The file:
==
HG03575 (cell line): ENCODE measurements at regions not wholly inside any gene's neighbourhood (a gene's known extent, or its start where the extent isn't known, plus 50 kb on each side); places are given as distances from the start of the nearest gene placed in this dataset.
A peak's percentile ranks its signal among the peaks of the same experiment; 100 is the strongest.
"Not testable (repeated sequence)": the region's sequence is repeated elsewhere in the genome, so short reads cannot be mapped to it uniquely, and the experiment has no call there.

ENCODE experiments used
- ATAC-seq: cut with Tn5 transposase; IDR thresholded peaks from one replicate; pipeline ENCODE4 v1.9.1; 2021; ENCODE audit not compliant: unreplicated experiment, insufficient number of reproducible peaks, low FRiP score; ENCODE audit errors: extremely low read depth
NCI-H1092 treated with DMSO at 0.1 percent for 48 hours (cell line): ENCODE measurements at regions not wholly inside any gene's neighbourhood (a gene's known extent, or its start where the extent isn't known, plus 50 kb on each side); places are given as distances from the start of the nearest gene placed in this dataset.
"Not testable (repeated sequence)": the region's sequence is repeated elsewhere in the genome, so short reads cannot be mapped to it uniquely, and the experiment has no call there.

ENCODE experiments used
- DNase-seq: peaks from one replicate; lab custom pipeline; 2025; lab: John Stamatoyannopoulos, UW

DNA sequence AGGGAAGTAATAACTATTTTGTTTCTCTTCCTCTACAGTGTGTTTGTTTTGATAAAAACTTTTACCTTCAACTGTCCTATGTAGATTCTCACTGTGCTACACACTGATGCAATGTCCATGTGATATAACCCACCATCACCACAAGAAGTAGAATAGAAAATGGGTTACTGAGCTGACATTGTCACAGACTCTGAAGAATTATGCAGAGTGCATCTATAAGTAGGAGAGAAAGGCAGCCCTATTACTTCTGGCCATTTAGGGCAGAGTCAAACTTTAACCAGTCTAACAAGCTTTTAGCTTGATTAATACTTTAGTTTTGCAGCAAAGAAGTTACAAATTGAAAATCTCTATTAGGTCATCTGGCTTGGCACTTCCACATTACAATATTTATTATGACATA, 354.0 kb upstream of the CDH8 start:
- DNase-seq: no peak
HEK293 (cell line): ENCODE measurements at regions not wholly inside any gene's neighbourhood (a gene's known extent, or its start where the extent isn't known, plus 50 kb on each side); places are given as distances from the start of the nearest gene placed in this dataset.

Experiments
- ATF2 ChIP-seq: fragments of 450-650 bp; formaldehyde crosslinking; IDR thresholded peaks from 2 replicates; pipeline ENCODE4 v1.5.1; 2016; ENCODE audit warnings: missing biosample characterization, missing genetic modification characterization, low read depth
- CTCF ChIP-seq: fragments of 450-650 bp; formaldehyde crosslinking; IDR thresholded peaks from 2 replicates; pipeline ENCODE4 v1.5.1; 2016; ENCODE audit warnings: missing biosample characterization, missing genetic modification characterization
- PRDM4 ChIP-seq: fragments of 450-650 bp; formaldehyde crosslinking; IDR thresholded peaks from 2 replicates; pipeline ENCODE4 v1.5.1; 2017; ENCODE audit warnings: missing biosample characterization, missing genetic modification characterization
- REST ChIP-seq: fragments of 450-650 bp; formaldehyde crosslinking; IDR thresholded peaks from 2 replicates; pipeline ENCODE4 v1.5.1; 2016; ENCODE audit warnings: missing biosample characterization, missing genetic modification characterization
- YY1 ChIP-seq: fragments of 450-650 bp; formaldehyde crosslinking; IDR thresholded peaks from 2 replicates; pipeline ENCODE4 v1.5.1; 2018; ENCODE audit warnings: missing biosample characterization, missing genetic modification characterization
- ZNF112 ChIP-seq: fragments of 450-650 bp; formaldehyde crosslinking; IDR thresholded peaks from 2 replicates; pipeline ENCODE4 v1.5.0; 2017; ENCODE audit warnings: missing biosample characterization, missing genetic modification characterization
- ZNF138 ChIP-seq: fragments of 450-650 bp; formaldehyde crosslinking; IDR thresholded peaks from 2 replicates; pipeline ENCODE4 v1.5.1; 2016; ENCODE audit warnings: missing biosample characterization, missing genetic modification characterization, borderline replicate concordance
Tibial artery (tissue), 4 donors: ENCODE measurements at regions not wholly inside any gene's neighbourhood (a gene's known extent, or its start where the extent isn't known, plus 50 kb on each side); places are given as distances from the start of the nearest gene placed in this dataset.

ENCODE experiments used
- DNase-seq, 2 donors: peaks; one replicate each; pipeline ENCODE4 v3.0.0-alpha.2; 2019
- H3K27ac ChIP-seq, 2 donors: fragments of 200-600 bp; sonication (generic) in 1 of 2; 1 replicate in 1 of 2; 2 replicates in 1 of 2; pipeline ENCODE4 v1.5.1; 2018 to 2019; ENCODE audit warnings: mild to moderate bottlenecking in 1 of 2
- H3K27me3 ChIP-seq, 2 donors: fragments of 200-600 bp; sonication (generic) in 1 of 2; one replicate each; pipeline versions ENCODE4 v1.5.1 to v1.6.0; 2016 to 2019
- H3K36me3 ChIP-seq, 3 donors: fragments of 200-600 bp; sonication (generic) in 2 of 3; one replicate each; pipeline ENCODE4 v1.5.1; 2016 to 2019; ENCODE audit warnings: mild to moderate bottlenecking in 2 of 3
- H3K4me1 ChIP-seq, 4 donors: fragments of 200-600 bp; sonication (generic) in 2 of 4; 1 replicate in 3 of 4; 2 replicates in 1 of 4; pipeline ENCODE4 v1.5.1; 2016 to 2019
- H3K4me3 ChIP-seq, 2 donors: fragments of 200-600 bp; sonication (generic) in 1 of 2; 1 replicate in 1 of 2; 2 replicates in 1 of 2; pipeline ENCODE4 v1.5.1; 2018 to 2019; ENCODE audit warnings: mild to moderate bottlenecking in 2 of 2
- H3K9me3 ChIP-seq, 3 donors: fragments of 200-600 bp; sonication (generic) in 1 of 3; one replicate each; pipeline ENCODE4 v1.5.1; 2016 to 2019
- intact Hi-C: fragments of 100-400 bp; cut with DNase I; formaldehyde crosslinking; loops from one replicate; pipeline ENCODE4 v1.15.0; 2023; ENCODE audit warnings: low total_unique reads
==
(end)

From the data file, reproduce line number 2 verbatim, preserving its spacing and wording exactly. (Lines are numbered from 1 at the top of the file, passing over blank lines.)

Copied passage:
A peak's percentile ranks its signal among the peaks of the same experiment; 100 is the strongest.